(Mr Brown) The procedures themselves have been tightened up and there is some investigative work going on in areas which are deemed to be priority areas, but I do not want to say any more than that.

  366. Can I assume from that that Customs and Excise have also reviewed their procedures, and one might expect a reasonable man to think things have been tightened up?
  (Mr Brown) There is a discussion between my department, Customs and Excise and other agencies about all this, and when I have something important to say in public, I will.

  367. Can you give us any indication, both in the area of my first question and your last comment, as to when you might be able to say something more in public about that?
  (Mr Brown) Relatively soon. I give the Committee this commitment: I am looking to make a statement on Thursday and if I can say something more in that statement on Thursday I will do so. If I cannot, I will do it in my next statement.

  368. Finally, you mentioned earlier this afternoon briefly the question of pigswill and the consultation you are having on that. Can you give us any indication as to when this ban will come in?
  (Mr Brown) I have not decided on the outcome of the consultation yet, so I am not in a position to definitively announce a ban, but again when the Government has formed a view, informed by consultation, I will go to the House.

  369. In that context, are there any other waste products currently being fed to animals which you are looking at as potential sources of risk?
  (Mr Brown) Not that I am aware of but if there is something you would like to put to me in that context, please feel free to do so. I will include it in the consultation process and have it examined. Our current framework is pretty tight now. With the 1999 changes made on mammalian feed it is difficult to see what in terms of the law can be fed to animals what more one can do but I am always open to points others wish to make.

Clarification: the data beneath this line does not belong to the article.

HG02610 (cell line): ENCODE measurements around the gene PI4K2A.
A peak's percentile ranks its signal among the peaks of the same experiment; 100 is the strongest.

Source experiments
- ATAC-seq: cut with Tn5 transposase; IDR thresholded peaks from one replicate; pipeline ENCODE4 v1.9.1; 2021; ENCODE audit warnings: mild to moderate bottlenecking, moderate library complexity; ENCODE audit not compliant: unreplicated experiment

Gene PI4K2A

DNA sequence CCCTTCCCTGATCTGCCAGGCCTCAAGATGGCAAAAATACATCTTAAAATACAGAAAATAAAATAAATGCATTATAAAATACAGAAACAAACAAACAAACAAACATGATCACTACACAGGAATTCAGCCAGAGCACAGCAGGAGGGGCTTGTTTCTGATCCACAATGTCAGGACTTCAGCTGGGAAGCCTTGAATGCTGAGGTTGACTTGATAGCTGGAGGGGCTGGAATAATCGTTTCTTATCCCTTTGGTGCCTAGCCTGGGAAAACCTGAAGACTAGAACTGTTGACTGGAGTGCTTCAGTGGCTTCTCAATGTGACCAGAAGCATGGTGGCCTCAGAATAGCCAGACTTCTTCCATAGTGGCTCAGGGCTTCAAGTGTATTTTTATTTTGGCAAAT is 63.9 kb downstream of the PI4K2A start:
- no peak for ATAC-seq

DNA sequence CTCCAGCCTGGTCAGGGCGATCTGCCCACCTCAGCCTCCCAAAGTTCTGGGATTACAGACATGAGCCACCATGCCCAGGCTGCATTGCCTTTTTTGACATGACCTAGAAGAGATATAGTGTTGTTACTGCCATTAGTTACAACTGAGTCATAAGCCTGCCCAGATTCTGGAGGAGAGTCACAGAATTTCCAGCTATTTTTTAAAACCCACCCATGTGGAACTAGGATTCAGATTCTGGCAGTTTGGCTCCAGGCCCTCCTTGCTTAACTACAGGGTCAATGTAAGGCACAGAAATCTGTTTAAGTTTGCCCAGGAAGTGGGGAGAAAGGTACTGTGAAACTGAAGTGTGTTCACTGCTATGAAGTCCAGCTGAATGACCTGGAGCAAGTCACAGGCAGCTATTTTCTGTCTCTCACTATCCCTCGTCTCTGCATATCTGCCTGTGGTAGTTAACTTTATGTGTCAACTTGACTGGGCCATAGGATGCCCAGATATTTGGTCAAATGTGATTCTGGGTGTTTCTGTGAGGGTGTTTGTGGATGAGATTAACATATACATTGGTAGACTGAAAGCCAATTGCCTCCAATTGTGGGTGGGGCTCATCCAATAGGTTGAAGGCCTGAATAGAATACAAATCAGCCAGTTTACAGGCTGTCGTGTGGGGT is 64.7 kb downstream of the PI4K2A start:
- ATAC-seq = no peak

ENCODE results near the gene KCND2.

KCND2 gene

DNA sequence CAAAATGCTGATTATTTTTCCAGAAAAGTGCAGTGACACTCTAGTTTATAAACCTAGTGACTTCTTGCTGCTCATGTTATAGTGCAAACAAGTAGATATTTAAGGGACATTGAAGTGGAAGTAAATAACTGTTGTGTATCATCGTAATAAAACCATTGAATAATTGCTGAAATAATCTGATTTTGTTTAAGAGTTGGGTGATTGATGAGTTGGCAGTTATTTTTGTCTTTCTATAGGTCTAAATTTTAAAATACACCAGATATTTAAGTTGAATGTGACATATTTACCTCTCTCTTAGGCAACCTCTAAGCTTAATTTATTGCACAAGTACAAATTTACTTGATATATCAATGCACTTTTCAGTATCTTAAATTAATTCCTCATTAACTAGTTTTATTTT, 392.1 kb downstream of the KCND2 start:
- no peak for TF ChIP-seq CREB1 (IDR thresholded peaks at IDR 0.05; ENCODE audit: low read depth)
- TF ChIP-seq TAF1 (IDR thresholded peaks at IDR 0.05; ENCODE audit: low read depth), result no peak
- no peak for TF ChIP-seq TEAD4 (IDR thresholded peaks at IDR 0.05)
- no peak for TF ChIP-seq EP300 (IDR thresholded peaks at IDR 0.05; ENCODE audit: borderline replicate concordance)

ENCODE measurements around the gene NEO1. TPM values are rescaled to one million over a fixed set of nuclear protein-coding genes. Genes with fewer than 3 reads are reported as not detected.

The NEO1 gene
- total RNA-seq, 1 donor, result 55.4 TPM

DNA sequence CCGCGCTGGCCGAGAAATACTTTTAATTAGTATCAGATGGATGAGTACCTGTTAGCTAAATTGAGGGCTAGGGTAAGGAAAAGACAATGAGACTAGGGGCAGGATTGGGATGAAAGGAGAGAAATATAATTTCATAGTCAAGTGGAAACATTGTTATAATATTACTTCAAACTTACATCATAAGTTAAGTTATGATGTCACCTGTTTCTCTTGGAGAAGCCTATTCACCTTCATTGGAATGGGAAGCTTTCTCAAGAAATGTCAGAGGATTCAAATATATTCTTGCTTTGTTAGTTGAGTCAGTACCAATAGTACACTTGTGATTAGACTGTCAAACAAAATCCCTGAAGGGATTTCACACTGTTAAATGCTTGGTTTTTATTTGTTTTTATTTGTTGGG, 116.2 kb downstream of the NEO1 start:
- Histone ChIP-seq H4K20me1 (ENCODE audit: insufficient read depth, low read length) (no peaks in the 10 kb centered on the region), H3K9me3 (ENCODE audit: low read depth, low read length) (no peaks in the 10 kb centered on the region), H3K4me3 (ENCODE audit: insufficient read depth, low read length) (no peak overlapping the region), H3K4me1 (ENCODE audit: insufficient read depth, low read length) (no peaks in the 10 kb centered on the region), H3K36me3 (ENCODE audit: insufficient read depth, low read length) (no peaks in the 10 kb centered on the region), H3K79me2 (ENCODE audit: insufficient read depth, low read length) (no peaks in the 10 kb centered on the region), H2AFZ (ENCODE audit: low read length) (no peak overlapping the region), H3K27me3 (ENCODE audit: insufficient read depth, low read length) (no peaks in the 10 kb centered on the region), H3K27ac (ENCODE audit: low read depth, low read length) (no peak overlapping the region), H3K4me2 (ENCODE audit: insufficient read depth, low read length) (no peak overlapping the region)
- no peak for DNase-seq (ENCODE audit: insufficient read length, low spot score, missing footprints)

Chairman: Minister, with the agreement of your private secretary, we are going to take one rapid further question.

Mr Todd

  370. Going back to the theme of the future, clearly there will need to be a recovery plan for the livestock sector.
  (Mr Brown) Yes.

  371. How far advanced are you in that?
  (Mr Brown) I have outlined the proposals which I want to put into the public domain in the next few days. There are some specific issues I will need to consult the industry on but I think the largest question, as we have discussed before, is what is the future shape of the British sheep industry going to be after this. That leads on to a debate about issues which the Committee will be familiar with, our proposals for gene-typing the national flock, having TSE resistance, the European Commission proposals to review sheep premia, our own plans for the future of the less favoured area regime and the successor regimes for the hillfarm and livestock allowances. I do not think anyone at the moment would be arguing we should be doing it on a headage basis but the better thought, and perhaps the more radical one, is that we should look at what more use we can make of the second pillar of the Common Agricultural Policy under which the hill livestock regime now falls to have a system which is more supportive of farmers' income and less based on the total number of sheep.

  372. On that theme, early retirement, which is something I have raised before—not for me personally but for farmers—